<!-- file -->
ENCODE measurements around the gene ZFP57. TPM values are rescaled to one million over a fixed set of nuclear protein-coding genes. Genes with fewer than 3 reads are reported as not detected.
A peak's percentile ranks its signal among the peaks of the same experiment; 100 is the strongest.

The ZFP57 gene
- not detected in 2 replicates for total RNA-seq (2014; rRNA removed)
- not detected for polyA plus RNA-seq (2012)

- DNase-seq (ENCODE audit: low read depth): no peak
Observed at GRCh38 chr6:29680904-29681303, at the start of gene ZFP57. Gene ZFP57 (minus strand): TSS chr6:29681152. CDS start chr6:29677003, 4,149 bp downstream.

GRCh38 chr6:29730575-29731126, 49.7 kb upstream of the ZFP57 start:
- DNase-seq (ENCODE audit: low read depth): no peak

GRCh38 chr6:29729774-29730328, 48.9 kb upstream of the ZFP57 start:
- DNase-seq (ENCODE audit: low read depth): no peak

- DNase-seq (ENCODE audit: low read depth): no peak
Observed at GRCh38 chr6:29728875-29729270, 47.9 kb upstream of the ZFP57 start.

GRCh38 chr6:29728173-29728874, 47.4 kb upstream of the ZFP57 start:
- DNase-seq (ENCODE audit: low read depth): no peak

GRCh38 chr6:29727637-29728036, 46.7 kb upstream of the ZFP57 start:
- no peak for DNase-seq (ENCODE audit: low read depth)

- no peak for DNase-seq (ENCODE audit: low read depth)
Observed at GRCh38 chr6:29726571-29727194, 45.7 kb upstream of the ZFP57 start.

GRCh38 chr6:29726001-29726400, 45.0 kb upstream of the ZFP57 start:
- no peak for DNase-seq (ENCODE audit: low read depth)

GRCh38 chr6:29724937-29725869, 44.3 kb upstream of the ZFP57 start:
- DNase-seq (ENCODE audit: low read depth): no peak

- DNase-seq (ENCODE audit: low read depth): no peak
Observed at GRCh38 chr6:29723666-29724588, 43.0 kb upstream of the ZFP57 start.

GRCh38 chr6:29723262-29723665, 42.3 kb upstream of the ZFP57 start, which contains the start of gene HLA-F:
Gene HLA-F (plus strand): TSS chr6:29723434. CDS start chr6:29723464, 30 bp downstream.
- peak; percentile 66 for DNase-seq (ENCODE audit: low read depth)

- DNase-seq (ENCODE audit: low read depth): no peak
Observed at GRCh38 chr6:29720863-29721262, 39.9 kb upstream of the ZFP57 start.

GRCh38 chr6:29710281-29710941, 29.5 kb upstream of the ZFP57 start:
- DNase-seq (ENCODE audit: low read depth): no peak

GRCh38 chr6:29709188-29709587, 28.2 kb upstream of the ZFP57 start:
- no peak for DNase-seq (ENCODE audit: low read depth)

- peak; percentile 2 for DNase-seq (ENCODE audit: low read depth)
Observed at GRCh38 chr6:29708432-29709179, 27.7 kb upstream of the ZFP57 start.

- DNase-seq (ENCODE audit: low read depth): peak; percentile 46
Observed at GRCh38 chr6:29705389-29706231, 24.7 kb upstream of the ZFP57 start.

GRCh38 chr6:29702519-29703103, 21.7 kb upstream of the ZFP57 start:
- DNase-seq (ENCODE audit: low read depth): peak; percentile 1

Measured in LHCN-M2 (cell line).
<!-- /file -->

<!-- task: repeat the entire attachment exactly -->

ENCODE measurements around the gene ZFP57. TPM values are rescaled to one million over a fixed set of nuclear protein-coding genes. Genes with fewer than 3 reads are reported as not detected.
A peak's percentile ranks its signal among the peaks of the same experiment; 100 is the strongest.

The ZFP57 gene
- not detected in 2 replicates for total RNA-seq (2014; rRNA removed)
- not detected for polyA plus RNA-seq (2012)

- DNase-seq (ENCODE audit: low read depth): no peak
Observed at GRCh38 chr6:29680904-29681303, at the start of gene ZFP57. Gene ZFP57 (minus strand): TSS chr6:29681152. CDS start chr6:29677003, 4,149 bp downstream.

GRCh38 chr6:29730575-29731126, 49.7 kb upstream of the ZFP57 start:
- DNase-seq (ENCODE audit: low read depth): no peak

GRCh38 chr6:29729774-29730328, 48.9 kb upstream of the ZFP57 start:
- DNase-seq (ENCODE audit: low read depth): no peak

- DNase-seq (ENCODE audit: low read depth): no peak
Observed at GRCh38 chr6:29728875-29729270, 47.9 kb upstream of the ZFP57 start.

GRCh38 chr6:29728173-29728874, 47.4 kb upstream of the ZFP57 start:
- DNase-seq (ENCODE audit: low read depth): no peak

GRCh38 chr6:29727637-29728036, 46.7 kb upstream of the ZFP57 start:
- no peak for DNase-seq (ENCODE audit: low read depth)

- no peak for DNase-seq (ENCODE audit: low read depth)
Observed at GRCh38 chr6:29726571-29727194, 45.7 kb upstream of the ZFP57 start.

GRCh38 chr6:29726001-29726400, 45.0 kb upstream of the ZFP57 start:
- no peak for DNase-seq (ENCODE audit: low read depth)

GRCh38 chr6:29724937-29725869, 44.3 kb upstream of the ZFP57 start:
- DNase-seq (ENCODE audit: low read depth): no peak

- DNase-seq (ENCODE audit: low read depth): no peak
Observed at GRCh38 chr6:29723666-29724588, 43.0 kb upstream of the ZFP57 start.

GRCh38 chr6:29723262-29723665, 42.3 kb upstream of the ZFP57 start, which contains the start of gene HLA-F:
Gene HLA-F (plus strand): TSS chr6:29723434. CDS start chr6:29723464, 30 bp downstream.
- peak; percentile 66 for DNase-seq (ENCODE audit: low read depth)

- DNase-seq (ENCODE audit: low read depth): no peak
Observed at GRCh38 chr6:29720863-29721262, 39.9 kb upstream of the ZFP57 start.

GRCh38 chr6:29710281-29710941, 29.5 kb upstream of the ZFP57 start:
- DNase-seq (ENCODE audit: low read depth): no peak

GRCh38 chr6:29709188-29709587, 28.2 kb upstream of the ZFP57 start:
- no peak for DNase-seq (ENCODE audit: low read depth)

- peak; percentile 2 for DNase-seq (ENCODE audit: low read depth)
Observed at GRCh38 chr6:29708432-29709179, 27.7 kb upstream of the ZFP57 start.

- DNase-seq (ENCODE audit: low read depth): peak; percentile 46
Observed at GRCh38 chr6:29705389-29706231, 24.7 kb upstream of the ZFP57 start.

GRCh38 chr6:29702519-29703103, 21.7 kb upstream of the ZFP57 start:
- DNase-seq (ENCODE audit: low read depth): peak; percentile 1

Measured in LHCN-M2 (cell line).